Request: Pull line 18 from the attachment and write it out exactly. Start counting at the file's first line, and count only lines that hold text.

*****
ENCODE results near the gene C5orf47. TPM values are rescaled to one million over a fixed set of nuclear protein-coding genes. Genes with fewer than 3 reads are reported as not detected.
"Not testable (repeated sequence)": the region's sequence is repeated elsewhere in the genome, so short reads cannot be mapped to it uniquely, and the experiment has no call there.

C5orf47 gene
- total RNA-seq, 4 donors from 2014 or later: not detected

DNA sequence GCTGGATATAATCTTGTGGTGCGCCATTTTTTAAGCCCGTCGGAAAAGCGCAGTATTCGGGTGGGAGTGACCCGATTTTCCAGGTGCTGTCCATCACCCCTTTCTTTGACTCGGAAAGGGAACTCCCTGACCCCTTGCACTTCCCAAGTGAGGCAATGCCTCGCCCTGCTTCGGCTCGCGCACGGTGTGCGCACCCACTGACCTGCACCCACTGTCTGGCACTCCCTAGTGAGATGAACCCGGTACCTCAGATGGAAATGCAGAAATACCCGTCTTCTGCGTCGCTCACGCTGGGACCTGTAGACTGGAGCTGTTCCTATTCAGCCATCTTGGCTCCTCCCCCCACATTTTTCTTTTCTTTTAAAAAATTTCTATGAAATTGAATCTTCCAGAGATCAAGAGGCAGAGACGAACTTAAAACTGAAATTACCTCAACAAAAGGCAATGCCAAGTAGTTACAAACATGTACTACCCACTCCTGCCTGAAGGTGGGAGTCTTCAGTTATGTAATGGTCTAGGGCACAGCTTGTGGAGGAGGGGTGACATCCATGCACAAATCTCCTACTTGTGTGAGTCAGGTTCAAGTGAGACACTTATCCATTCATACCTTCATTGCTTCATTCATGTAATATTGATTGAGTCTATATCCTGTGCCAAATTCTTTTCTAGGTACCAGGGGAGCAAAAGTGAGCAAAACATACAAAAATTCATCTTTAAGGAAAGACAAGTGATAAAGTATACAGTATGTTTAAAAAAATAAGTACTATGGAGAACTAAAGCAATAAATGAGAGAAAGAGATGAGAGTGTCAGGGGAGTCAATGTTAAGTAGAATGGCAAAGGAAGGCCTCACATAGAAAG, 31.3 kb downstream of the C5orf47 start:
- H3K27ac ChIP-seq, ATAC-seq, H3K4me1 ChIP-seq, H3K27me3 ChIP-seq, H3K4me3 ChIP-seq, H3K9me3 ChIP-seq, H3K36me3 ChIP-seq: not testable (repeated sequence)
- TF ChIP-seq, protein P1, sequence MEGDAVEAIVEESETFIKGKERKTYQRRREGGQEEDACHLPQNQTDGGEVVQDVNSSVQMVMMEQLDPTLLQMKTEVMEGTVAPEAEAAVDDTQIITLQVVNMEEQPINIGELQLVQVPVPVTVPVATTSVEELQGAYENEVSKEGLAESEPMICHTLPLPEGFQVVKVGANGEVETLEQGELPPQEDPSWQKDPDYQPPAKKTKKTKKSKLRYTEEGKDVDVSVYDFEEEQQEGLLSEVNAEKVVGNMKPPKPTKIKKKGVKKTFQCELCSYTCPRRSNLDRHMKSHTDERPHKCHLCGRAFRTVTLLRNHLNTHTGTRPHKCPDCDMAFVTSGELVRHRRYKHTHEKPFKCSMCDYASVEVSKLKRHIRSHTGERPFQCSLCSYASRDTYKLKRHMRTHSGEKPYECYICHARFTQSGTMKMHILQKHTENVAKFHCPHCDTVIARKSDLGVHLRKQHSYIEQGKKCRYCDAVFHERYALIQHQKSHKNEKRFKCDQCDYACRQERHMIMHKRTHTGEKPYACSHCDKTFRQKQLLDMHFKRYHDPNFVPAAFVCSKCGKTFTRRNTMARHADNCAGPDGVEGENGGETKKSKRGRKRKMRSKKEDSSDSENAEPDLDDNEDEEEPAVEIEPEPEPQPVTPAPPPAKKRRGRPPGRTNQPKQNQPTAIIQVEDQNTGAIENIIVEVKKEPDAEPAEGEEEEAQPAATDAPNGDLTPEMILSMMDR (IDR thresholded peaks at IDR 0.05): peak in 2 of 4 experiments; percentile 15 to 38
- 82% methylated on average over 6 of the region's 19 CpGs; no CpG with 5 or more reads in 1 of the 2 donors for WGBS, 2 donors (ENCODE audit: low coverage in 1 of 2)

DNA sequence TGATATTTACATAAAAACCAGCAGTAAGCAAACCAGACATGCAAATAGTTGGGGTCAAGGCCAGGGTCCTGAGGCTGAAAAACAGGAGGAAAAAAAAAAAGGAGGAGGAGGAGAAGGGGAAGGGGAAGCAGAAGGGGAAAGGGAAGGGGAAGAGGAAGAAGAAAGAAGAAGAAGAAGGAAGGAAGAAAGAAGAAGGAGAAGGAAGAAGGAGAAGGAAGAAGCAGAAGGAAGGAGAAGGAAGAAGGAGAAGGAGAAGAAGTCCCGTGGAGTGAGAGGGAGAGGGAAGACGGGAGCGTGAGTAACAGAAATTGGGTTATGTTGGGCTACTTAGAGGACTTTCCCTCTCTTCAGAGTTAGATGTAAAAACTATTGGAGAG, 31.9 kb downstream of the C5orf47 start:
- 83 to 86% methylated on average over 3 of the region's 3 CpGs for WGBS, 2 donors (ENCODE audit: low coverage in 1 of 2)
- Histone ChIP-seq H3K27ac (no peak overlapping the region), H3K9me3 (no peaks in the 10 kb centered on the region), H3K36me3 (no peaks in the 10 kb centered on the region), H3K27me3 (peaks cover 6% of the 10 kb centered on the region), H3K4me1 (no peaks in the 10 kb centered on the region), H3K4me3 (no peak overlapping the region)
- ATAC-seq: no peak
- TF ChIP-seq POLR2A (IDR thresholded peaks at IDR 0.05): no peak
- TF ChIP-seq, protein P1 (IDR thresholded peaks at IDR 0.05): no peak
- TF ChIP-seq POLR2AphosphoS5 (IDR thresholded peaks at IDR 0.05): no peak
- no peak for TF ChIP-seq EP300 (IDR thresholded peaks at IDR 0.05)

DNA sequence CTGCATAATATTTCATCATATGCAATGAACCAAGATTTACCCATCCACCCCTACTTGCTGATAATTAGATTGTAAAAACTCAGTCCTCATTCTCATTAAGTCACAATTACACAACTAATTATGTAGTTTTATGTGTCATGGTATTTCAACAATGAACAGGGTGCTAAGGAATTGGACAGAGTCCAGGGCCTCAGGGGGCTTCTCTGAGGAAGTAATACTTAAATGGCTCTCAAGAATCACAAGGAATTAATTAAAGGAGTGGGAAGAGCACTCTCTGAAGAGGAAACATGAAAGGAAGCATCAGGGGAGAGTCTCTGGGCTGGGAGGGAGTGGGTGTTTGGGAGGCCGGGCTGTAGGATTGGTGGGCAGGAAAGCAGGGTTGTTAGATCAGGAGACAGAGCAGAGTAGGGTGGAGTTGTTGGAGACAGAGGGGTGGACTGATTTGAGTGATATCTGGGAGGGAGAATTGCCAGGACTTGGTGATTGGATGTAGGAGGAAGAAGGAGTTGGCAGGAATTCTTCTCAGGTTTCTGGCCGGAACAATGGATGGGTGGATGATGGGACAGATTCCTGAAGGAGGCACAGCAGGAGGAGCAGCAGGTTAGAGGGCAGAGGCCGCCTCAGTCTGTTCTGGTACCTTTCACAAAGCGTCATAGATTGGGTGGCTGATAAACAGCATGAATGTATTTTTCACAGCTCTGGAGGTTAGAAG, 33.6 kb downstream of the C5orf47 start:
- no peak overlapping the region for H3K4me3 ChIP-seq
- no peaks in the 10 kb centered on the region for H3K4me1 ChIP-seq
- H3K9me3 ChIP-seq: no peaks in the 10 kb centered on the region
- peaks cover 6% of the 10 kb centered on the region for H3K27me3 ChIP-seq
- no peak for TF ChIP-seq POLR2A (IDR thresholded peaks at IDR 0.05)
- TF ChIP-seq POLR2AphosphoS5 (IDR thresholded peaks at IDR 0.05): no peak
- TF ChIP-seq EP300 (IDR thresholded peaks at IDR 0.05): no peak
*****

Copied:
- no peak overlapping the region for H3K4me3 ChIP-seq